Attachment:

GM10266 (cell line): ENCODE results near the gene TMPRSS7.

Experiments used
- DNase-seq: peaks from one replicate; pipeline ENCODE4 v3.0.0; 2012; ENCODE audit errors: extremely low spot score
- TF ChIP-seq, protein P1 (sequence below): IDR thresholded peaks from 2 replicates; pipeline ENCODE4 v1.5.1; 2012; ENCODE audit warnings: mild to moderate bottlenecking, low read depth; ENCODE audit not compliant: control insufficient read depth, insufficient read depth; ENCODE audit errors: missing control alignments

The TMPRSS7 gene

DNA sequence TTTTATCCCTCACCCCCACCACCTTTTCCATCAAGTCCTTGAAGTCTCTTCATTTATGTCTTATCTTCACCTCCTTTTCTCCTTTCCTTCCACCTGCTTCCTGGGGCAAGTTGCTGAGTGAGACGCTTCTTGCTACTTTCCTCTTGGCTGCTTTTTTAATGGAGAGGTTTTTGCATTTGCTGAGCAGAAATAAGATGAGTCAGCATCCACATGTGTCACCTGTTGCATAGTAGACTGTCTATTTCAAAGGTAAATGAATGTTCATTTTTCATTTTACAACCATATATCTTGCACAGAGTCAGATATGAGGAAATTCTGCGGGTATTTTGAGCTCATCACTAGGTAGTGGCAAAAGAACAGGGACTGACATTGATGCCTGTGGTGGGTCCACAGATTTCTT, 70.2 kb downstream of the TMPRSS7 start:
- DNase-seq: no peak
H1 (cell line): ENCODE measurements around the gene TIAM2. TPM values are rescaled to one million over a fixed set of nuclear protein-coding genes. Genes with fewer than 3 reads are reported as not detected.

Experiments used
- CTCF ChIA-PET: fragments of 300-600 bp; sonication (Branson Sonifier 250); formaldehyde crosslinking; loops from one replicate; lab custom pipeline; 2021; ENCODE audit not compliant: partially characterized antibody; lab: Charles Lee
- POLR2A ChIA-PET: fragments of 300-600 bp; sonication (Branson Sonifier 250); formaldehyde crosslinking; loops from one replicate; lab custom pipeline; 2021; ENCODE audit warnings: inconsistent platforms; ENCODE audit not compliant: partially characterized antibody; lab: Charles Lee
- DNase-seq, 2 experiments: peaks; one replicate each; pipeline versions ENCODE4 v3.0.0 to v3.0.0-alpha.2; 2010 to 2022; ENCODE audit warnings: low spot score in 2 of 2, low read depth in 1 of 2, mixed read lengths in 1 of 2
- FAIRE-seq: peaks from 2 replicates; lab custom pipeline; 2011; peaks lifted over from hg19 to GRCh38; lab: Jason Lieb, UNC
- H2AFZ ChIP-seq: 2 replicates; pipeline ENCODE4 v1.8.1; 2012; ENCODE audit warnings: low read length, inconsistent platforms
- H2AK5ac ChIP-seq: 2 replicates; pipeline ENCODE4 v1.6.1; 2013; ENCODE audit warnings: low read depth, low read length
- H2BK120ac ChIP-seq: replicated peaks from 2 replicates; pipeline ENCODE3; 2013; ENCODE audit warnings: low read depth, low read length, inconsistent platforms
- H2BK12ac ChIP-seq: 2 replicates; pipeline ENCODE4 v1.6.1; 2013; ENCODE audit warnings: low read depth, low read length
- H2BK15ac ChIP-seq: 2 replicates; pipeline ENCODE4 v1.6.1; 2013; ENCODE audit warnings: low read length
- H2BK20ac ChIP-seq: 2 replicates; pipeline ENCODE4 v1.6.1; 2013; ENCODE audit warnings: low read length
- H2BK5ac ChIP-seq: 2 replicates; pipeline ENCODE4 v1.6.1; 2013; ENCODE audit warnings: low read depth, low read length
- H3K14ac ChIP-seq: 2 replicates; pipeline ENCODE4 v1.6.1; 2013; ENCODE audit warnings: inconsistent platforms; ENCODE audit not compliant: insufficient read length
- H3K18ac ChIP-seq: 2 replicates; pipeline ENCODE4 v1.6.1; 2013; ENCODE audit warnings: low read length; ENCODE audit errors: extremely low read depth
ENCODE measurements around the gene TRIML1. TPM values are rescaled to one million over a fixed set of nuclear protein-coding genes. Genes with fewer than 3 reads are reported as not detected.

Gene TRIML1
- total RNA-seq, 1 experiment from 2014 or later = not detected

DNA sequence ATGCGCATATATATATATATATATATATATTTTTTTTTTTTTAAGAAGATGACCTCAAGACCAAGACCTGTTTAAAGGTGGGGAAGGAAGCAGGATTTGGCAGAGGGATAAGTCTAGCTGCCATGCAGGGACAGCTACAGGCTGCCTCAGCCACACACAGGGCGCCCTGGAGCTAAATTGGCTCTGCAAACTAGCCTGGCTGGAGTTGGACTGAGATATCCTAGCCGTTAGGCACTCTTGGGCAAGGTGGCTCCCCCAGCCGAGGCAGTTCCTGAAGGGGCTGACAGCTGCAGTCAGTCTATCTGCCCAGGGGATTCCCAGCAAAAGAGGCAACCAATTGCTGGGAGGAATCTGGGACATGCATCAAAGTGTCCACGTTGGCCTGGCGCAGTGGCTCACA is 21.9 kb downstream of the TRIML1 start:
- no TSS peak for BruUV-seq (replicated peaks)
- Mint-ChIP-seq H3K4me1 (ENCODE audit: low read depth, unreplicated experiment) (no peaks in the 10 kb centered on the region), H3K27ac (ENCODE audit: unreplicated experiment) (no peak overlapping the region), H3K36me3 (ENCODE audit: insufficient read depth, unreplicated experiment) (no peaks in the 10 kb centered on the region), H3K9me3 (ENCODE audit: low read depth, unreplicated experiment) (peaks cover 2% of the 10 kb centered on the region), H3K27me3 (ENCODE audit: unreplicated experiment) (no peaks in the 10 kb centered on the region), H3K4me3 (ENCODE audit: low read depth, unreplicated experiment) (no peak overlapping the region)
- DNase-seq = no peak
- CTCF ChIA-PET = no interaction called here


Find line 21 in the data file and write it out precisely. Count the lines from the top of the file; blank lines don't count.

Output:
- H3K14ac ChIP-seq: 2 replicates; pipeline ENCODE4 v1.6.1; 2013; ENCODE audit warnings: inconsistent platforms; ENCODE audit not compliant: insufficient read length